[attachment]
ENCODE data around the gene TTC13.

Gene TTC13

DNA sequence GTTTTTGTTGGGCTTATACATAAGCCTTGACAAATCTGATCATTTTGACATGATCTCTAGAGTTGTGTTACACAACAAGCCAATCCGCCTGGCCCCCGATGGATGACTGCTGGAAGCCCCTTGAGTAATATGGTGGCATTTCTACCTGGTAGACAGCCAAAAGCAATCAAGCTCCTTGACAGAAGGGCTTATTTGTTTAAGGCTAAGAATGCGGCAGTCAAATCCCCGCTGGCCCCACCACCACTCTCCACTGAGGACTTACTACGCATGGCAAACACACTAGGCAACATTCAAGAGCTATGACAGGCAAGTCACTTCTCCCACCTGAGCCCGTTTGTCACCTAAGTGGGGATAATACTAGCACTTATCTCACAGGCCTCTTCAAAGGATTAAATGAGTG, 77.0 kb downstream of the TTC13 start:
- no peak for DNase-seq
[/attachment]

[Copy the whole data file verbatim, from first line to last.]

ENCODE data around the gene TTC13.

Gene TTC13

DNA sequence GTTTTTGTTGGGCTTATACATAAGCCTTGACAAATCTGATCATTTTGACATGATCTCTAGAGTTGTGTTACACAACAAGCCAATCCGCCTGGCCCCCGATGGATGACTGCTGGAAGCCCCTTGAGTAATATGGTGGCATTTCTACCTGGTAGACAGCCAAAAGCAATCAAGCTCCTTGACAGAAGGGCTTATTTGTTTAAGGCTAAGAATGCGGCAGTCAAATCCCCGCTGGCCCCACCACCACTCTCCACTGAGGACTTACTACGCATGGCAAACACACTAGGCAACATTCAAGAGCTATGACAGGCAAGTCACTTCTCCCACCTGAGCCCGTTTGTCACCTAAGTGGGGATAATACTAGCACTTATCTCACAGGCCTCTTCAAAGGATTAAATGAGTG, 77.0 kb downstream of the TTC13 start:
- no peak for DNase-seq